The different forms of Buddhism can be understood by becoming familiar with the two major schools that arose out of the Buddha’s basic teachings:
The two major schools of Buddhism, Theravada and the Mahayana, are to be understood as different expressions of the same teaching of the historical Buddha. Because, in fact, they agree upon and practice the core teachings of the Buddha’s Dharma. And while there was a schism after the first council on the death of the Buddha, it was largely over the monastic rules and academic points such as whether an enlightened person could lapse or not. Time, culture and customs in the countries in Asia which adopted the Buddha-dharma have more to do with the apparent differences, as you will not find any animosity between the two major schools, other than that created by healthy debate on the expression of and the implementation of the Buddha’s Teachings.
In the Buddhist countries of southern Asia, there never arose any serious differences on the fundamentals of Buddhism. All these countries – Sri Lanka, Cambodia, Laos, Burma, Thailand, have accepted the principles of the Theravada school and any differences there might be between the various schools is restricted to minor matters.
The earliest available teachings of the Buddha are to be found in Pali literature and belongs to the school of the Theravadins, who may be called the most orthodox school of Buddhism. This school admits the human characteristics of the Buddha, and is characterised by a psychological understanding of human nature; and emphasises a meditative approach to the transformation of consciousness.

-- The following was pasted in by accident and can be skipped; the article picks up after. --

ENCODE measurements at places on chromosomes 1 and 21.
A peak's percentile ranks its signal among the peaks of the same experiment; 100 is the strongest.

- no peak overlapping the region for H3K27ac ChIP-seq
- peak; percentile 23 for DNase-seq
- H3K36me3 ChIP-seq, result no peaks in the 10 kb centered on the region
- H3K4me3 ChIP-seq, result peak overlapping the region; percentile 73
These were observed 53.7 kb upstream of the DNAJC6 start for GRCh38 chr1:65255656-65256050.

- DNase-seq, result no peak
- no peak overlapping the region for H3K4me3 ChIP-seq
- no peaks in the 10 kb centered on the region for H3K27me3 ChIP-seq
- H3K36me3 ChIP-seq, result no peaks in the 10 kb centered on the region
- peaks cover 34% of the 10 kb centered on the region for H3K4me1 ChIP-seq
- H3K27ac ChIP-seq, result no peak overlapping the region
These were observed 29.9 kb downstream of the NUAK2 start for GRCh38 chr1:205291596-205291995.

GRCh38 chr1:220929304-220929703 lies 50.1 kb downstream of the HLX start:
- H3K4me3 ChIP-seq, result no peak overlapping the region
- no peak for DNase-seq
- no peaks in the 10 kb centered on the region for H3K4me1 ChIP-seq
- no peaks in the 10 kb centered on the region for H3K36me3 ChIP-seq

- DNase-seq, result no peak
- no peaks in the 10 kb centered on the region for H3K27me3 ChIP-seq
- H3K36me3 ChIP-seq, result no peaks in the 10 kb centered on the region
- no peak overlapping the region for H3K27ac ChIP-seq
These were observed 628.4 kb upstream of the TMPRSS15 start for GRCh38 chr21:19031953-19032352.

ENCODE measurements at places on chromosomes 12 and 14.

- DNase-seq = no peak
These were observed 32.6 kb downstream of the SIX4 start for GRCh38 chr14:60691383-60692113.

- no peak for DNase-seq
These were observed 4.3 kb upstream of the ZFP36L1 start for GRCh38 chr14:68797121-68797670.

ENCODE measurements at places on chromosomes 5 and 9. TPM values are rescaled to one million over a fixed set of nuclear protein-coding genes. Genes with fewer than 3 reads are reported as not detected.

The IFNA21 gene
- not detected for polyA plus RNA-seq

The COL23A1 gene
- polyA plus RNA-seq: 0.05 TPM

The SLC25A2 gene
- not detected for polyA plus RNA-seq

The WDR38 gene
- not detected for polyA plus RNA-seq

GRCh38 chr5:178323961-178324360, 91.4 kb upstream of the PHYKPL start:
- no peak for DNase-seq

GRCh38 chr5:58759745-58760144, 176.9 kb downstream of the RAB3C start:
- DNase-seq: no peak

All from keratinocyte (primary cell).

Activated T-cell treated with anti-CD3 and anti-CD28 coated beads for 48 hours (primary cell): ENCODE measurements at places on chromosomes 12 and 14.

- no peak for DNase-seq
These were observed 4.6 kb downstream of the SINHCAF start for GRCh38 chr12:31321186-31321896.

The teaching of the Buddha according to this school is very plain. He asks us to ‘abstain from all kinds of evil, to accumulate all that is good and to purify our mind’. These can be accomplished by The Three Trainings: the development of ethical conduct, meditation and insight-wisdom.
The philosophy of this school is straight forward. All worldly phenomena are subject to three characteristics – they are impermanent and transient; unsatisfactory and that there is nothing in them which can be called one’s own, nothing substantial, nothing permanent. All compounded things are made up of two elements – the non-material part, the material part. They are further described as consisting of nothing but five constituent groups, namely the material quality, and the four non-material qualities – sensations, perception, mental formatives and lastly consciousness.
When an individual thus understands the true nature of things, she/he finds nothing substantial in the world. Through this understanding, there is neither indulgence in the pleasures of senses or self-mortification, following the Middle Path the practitioner lives according to the Noble Eightfold Path which consist of Right View, Right Resolve, Right Speech, Right Actions, Right Occupation, Right Effort, Right Mindfulness and Right Concentration. She/he realises that all worldly suffering is caused by craving and that it is possible to bring suffering to an end by following the Noble Eight Fold Path. When that perfected state of insight is reached, i.e.Nibanna, that person is a ‘worthy person’ an Arhat. The life of the Arhat is the ideal of the followers of this school, ‘a life where all (future) birth is at an end, where the holy life is fully achieved, where all that has to be done has been done, and there is no more returning to the worldly life’.